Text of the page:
The Usual Suspects
by Doug Wakefield with Ben Hill
While observing current events through the lens of history over the last few years, there have been times in which the only conclusion I could draw was that we were beginning a bear market that would prove much more severe than the one from 2000 to 2002. As fiat currency and money supplies have exploded the world over, we have seen a proliferation of products, with varying acronyms, as the financial world tries to distance itself from the risky loans it originated. My experiences, as a researcher and investment advisor, suggest that the root of the problem is in investors' thinking. Between the fall of 2002 and the spring of 2003, multiple markets began bull runs. As 2007 comes to a close, the only lesson most investors learned from the 7 trillion dollar loss of those years is to "hang on" when the market declines.
But while the last five years has produced substantial bull markets in a range of equity classes, it has also produced investors who have failed to read the historic accounts of how rapid credit creation ultimately ends in collapse. The need to slow down and prepare for contracting credit is lost in the fast-paced, unforgiving world of momentum trading. But those who have been reading the headlines since the first of August can plainly see that the world is rapidly shifting from one that embraces risk to one that shuns it. And as historical precedent suggests, since the credit bubble started breaking down just 4 months ago, our government, as well as those of the Europeans and Asians, have sought to intervene.
With several equity markets set to finish 2007 at or near their all time highs, you may be thinking that things are not nearly that gloomy. Two years ago, we released a research paper on short selling, aptly titled "Riders on the Storm: Short Selling in Contrary Winds." Some thought it foolish to attempt to thwart the gods of modern capitalism, and I must admit it's been a rough ride. Most who hold to my line of thinking have been un heard by family, friends, and associates.
But, once again I write to encourage some and to implore others to suspend judgment for a few minutes until they have critically appraised the evidence. If you come to the conclusion that I am wrong, what has it cost you but a few minutes of your time? But if I am right, it will not matter who wrote what when, but only that, as crowd behavior shifted from greed to fear, you heard an idea that later proved to be extremely valuable.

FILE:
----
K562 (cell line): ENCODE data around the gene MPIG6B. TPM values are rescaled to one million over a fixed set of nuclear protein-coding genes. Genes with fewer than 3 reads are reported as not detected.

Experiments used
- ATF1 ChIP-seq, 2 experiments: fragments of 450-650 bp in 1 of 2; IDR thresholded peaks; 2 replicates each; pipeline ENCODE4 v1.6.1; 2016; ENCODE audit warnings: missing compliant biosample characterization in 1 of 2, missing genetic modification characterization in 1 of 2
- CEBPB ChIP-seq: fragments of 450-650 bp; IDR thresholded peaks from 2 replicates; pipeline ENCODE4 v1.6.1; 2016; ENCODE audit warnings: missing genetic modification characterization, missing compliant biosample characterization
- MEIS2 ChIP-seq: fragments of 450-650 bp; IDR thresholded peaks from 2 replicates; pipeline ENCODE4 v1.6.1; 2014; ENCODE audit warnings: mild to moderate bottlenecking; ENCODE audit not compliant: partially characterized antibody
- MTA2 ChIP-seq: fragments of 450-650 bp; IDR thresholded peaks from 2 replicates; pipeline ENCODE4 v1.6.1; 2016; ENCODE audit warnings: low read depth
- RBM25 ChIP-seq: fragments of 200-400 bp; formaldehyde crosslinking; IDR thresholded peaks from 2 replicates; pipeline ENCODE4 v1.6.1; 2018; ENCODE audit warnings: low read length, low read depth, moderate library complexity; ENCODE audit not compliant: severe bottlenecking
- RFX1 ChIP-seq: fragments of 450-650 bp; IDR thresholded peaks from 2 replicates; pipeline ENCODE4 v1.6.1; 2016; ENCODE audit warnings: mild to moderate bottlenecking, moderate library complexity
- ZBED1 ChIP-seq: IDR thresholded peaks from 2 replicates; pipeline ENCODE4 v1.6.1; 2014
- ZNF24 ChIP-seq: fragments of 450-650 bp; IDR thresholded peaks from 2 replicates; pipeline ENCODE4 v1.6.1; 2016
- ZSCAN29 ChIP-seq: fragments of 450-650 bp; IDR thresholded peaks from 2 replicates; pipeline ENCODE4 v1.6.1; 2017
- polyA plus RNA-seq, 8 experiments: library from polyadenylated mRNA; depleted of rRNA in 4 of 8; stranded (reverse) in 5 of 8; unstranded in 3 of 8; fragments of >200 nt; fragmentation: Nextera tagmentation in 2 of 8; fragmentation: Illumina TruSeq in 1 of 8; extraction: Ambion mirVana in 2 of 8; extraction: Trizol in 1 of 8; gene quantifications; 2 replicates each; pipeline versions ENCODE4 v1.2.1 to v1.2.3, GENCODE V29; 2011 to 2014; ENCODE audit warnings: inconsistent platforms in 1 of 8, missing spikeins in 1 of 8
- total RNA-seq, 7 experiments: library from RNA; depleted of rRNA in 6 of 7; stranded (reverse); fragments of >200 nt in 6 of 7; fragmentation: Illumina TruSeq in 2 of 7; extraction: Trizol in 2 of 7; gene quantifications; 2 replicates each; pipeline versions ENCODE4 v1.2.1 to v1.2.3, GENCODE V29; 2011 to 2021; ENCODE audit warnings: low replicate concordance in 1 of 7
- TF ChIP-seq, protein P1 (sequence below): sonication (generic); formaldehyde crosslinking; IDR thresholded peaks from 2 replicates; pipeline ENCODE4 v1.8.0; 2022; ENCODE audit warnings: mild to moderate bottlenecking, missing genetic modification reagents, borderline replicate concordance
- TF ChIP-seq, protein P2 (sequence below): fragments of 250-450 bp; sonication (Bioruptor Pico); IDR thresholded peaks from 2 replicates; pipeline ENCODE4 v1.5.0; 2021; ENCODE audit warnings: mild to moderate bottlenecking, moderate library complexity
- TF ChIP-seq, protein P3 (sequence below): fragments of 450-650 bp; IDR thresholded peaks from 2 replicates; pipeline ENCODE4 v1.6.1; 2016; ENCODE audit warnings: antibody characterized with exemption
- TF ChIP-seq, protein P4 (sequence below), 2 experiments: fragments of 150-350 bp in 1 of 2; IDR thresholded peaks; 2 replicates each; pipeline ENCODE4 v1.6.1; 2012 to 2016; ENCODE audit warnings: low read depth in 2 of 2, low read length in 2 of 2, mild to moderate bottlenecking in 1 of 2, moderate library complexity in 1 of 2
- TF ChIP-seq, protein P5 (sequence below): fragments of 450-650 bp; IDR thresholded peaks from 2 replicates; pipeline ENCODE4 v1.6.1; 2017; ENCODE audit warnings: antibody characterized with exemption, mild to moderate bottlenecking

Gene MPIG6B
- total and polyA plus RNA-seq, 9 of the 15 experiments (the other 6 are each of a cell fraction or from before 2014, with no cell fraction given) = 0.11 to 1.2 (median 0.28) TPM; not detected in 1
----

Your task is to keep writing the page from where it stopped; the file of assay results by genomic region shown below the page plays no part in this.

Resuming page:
Heard It All Before?
If we see something one time, and extrapolate that the conclusion will always be the same, we stand a high chance of failure. But, if we watch multiple occurrences of similar patterns unfolding over months, quarters, and years - sometimes fast, sometimes slow - with different degrees of force and destruction, across different nationalities, cultures, and time periods, then those who ignore such data, do so at their own peril. So as you read and try to gain your bearings in this unfolding market, let me share with you two hindrances, in the form of words we think or say, that are barriers to accurate assessments.
Statement #1: "Hey, if you're so smart, how much did you make in the last twelve months?" With the Dow substantially higher than it was when I released our short selling paper, in January of 2006, you know I've heard this statement before. But, this statement reveals a fallacious understanding of how the market, and life itself, works.
First, financial history is littered with the corpses of advisors and investors who thought that things wouldn't or couldn't change. Taking comfort in yesterday's successes, we become less and less inclined to ask the question, "But why were the last 12 months good to my investment strategies?" Without asking this question, those being told they are smart and successful have no idea about how to hold on to that success should the reason for their success change course.